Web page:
A car slammed into me from behind while I was waiting outside Denmo’s for the food I’d just ordered for my kids. The next thing I knew, I was inside the diner on top of that car, my legs dangling over the side and turned backward. It was a horrible sight for those who witnessed the accident inside Denmo’s, but especially horrible for me when I realized what had happened.
The siren of the ambulance taking me from one hospital to another was so loud that I didn’t know how the EMT could hear the instructions on the radio. But she must have been able to, because the next thing I knew she was injecting pain meds into my IV line. These meds didn’t end the pain, but they did take some of the intensity away. Time had no meaning. Suddenly, without reason, the intensity of pain shot up tenfold. I was shaking uncontrollably. My breathing was rapid and shallow, as if I was having a panic attack. I opened my eyes and begged for more medication.
She shook her head. “I can’t give you anything, Kim. Your blood pressure is dropping. I’m only getting a palpable blood pressure of 80. I have to call the ER STAT.” She got the ER doctor on her radio. “She is in extreme pain and requesting pain medicine, but I’m only getting a palpable BP of 80. What should I do?” There was a touch of panic in her voice.
“What’s your ETA?” a man asked.
“Okay. Open the IV fluids wide open, both IVs. . . .”
As the doctor’s orders continued, I stopped listening. As a critical care nurse, I knew what they were trying to do—keep me alive for the next three minutes until I reached the hospital. A team was waiting there to perform miracles if they could just keep me alive a bit longer! The pain didn’t matter. How I longed for the anesthesia that would come with surgery.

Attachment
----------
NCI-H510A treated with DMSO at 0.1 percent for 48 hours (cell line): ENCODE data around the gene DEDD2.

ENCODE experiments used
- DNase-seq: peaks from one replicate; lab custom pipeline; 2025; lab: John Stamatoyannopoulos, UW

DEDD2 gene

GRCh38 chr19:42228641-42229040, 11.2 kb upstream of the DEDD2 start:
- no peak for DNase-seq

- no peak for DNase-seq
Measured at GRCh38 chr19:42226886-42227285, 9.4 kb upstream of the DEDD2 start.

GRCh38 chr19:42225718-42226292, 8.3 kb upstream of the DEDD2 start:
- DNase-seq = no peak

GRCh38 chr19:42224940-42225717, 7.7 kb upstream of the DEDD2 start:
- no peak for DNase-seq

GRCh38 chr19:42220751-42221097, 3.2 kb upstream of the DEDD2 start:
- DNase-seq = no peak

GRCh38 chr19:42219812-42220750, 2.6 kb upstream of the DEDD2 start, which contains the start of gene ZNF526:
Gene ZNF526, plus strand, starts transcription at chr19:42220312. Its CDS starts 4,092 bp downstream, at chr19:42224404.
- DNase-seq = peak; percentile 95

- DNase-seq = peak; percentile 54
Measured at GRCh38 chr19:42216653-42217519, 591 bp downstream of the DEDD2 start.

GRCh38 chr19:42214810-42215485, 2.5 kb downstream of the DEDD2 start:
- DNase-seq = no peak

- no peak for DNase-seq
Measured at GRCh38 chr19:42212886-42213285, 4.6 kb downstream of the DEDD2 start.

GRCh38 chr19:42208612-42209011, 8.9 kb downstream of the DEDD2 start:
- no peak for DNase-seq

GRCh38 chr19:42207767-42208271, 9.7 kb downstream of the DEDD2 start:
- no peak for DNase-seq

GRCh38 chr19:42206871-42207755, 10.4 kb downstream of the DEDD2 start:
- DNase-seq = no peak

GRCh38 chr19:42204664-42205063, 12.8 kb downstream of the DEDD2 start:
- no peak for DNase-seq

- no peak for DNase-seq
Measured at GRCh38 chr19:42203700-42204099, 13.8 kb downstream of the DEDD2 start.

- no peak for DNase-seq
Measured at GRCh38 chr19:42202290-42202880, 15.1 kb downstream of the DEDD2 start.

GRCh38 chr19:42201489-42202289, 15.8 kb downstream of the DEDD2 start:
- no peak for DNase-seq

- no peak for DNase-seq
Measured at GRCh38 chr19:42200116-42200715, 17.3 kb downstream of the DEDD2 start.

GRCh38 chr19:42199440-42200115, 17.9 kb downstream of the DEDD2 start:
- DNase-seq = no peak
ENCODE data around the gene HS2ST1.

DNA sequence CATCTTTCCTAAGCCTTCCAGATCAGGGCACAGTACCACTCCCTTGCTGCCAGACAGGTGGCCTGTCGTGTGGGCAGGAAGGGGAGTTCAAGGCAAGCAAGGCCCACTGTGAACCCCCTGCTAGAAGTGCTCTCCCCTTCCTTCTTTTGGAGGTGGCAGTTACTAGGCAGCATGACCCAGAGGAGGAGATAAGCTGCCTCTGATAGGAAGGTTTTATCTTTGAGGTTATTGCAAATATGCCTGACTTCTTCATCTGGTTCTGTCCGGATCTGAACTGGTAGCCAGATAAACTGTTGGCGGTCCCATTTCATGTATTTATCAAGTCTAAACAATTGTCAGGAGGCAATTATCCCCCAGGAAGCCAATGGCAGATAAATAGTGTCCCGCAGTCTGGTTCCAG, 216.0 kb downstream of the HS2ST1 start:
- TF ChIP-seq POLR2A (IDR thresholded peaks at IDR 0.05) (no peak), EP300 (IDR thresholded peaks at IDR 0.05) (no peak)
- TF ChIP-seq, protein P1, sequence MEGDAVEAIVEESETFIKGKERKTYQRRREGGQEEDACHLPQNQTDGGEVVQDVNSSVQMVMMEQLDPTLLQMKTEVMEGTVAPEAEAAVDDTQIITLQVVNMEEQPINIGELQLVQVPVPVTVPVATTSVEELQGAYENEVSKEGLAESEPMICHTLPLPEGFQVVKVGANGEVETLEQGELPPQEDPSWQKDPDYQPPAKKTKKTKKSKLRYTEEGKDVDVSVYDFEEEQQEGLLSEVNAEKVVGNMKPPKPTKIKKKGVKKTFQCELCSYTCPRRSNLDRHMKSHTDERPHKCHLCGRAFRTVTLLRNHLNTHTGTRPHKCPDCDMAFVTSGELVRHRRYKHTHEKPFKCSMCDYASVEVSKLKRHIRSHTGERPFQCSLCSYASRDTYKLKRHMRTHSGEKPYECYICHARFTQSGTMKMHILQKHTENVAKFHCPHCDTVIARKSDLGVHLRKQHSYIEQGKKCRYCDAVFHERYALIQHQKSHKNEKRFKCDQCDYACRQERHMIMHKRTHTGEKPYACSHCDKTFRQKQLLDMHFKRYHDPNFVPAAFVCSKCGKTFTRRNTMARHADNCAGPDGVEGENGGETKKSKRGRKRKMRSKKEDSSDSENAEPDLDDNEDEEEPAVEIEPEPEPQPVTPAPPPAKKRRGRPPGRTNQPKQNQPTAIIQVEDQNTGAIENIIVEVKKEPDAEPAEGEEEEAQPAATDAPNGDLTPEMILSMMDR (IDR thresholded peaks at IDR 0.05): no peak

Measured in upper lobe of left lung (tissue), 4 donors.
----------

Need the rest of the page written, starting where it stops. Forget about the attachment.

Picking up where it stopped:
Lord, I said silently. I wish my mom didn’t have dementia and that she could be here with me. She’d run her fingers through my hair, caress my face and arms, and I’d feel so much better. I know that’s impossible, Lord! But if anyone ever needed a miracle. . . .
I opened my eyes and rolled them upward as if to say, I GIVE UP!
And there she was, standing behind me, all in white. Not my mother. An Angel in the form of a young woman. She had the most lovely, silky, long, straight dark hair. Her eyes were closed as she spoke quietly. I turned my head to hear what she was saying, but she spoke in only the softest of whispers. Then she bowed, lowering her upper body over mine and covering my face with her open hands, palms down. Her hands stopped about two inches from my face and her face stopped about two inches above her hands. She never opened her eyes, and she never stopped her soft, tender whispering. Even though her hands were between my face and hers, I could see her entire face.
That’s when I felt God’s presence in the form of His beautiful messenger. He told me He had sent Her to pray for me. Instantly, a peace like I had never felt before came over me. A peace that passes all understanding! Everything else fell away—the blare of the siren, the sway of the ambulance, the flurry of activity to keep me alive. She was all I could see.
Even though she had long, beautiful hair, her hair never moved out of place or touched me, nor did she touch me with her hands. She slowly moved towards her left as she turned the corner of my litter. She moved her hands away from my face and over my throat all the while continuing to whisper prayers with her eyes closed. Her hands moved to my chest over the top of my lungs. My eyes locked on her face. I was no longer struggling to breathe, but taking in long, slow delicious breaths. She never paused, moving her hands over my abdomen, my pelvis, the tops of my legs, my knees, and my calves, and suddenly I realized I was free of all pain! IT WAS GONE!
I closed my eyes. I didn’t need to watch Her do Her work any longer. It was enough to know that She had interceded on my behalf, that She freed me from pain in a way that no medication had been able to do.
And then I understood. I must be dying.
It was time to say my own final prayer.